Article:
Trump hugging flag Copyright Joe Raedle, Getty Images

Trump's Travel Ban Scares International Wealthy

Though the order itself may not necessarily impact most HNW individuals directly, many clients are concerned about the message it sends and what may happen next.

Donald Trump’s recent executive order halting travel from certain predominately Muslim countries has many cross-border high-net-worth individuals worried and afraid.

Our first instinct when discussing HNW individuals with accounts and assets in multiple countries is to assume the worst because it’s more entertaining in a Bond villain, volcano lair sort of way, but the reality is that millions worldwide conduct cross-border business involving America for legitimate and altogether benign reasons. Offshore dealings aren’t necessarily all related to tax avoidance.

Though the order itself may not necessarily impact most HNW individuals directly (the percentage of global HNW who hail from the affected countries is pretty low after all), many clients are, nonetheless, concerned about the message it sends and what may happen next.

Andrew Fisher, president and CIO of Worldview Wealth Advisors, and author of The Cross Border Family Wealth Guide, explains, “My clients have expressed that this is a worrisome trend in terms of what it means to the world. Many of them appreciate and have flourished in an open global economy and they see this as a step back.” The somewhat slapdash nature of the first moments of the order’s enforcement has also contributed greatly to a general feeling of confusion. Fisher notes, “Some [clients] have green cards, which appears to be valid as long as they keep it current. When this proclamation came out, it was not clear if it applied to green cards, or if it could grow.”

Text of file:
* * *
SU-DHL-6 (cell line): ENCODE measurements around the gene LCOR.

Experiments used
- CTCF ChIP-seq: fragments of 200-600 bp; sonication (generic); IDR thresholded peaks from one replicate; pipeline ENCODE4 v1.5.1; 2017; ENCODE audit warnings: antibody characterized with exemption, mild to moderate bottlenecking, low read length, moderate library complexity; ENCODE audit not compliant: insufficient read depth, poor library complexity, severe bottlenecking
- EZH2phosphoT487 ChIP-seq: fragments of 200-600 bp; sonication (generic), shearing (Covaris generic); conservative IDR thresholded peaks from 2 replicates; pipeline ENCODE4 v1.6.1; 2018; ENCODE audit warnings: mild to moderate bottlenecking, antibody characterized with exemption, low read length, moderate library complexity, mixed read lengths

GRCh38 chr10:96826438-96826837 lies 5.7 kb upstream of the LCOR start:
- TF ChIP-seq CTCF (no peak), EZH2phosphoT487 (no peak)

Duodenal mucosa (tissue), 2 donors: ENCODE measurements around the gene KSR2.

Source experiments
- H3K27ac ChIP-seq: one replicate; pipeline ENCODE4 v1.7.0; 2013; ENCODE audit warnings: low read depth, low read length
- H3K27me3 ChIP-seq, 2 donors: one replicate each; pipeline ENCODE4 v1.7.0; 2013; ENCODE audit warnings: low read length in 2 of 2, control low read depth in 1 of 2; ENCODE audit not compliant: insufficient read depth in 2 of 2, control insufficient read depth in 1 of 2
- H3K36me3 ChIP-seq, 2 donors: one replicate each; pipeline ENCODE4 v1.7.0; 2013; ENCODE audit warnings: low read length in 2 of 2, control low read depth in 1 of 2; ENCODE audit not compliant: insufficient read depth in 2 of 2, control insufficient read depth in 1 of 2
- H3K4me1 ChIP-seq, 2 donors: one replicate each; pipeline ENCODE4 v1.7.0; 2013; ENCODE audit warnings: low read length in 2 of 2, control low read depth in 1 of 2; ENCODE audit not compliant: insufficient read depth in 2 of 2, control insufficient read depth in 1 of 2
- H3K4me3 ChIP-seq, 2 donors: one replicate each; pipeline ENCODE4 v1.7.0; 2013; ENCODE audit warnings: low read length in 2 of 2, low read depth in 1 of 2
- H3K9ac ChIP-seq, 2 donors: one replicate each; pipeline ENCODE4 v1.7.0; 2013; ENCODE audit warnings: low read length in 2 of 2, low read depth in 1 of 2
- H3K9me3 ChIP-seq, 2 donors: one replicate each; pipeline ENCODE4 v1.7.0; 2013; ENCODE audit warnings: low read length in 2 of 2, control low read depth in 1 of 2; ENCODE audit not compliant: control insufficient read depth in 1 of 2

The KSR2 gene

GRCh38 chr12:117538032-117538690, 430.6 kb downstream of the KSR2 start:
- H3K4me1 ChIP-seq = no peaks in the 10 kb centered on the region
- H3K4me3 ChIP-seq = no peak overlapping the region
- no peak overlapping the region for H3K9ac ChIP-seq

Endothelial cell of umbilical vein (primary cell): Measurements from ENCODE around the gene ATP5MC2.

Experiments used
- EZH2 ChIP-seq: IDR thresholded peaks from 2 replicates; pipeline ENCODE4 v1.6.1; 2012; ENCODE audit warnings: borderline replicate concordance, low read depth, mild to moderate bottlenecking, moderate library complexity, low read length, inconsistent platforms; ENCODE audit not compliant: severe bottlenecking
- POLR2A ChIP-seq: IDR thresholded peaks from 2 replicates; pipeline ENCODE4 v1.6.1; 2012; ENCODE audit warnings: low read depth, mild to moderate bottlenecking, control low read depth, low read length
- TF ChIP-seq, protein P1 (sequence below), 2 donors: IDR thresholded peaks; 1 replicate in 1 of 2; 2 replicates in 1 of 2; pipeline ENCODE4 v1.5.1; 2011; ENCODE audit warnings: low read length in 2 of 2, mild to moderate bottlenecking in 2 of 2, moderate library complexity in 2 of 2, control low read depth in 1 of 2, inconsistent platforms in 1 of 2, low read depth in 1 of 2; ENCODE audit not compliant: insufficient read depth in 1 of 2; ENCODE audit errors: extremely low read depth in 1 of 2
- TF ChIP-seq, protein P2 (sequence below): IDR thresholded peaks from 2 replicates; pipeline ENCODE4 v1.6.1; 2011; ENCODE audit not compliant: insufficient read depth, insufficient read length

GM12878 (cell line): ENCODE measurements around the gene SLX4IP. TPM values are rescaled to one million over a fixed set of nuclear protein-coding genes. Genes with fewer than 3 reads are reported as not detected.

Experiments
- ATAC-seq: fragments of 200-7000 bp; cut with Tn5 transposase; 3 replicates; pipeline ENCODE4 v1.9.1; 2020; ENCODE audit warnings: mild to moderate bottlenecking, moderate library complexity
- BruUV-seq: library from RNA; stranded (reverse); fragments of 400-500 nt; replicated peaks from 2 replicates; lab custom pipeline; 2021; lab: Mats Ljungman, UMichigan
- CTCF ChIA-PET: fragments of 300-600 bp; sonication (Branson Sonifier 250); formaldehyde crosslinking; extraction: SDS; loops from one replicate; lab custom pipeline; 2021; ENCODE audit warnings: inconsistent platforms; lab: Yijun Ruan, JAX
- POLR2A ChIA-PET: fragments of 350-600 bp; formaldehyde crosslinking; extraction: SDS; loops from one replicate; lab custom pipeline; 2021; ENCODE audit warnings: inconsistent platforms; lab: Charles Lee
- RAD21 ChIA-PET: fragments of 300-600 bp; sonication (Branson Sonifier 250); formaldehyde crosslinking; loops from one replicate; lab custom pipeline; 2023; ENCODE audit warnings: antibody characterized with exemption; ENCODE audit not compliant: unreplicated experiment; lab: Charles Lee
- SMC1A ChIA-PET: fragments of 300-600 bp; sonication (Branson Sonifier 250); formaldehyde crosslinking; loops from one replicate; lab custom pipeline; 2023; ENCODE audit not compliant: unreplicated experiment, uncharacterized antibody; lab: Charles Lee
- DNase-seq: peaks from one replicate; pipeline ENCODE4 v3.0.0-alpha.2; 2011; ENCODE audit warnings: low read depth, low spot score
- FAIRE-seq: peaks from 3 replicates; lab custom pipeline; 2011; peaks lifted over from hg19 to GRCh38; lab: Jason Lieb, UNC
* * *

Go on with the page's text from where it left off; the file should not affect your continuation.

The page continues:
However, the number one fear voiced by Fisher’s clients is loss of access to their assets. “Access and concern about being able to affect change in U.S. located assets are key.”

He envisions a scenario where institutions could impose restrictions on accounts of individuals affected by this or future travel bans. This prediction isn’t without a base in reality, “I’ve seen occasions where something similar has happened when an institution notices that an accountholder resides permanently outside the country,” he explains.

Such fear and confusion is, unfortunately, not new for the vast majority of cross-border individuals. We’ve written at length in the past about the onerous tax burdens imposed on expats by America’s arcane international tax regime. The hugely unpopular Foreign Account Tax Compliance Act (which actually came into effect under President Obama’s watch) that sought to encourage cooperation between international financial entities and usher in an era of interconnection and transparency has had largely the opposite effect. Numerous financial institutions worldwide have simply refused to deal with Americans because of the overbearing reporting requirements now imposed on them if they do. Instead of bringing the world closer together, it has led to a drawing back.

However, amid all of this doom and gloom, Fisher remains guardedly optimistic that things will calm down a bit once there’s a bit more clarity and cooperation. “Eventually these rules will get codified to a point where institutions will be more friendly to cross-border individuals.” He attributes this anticipated shift, not to a victory of the human spirit, but simple inevitability.

“It will be a necessity, because the flow of information and people across borders isn’t going to slow down.”

Hide comments

Comments

  • Allowed HTML tags: <em> <strong> <blockquote> <br> <p>

Plain text

  • No HTML tags allowed.
  • Web page addresses and e-mail addresses turn into links automatically.
  • Lines and paragraphs break automatically.
Publish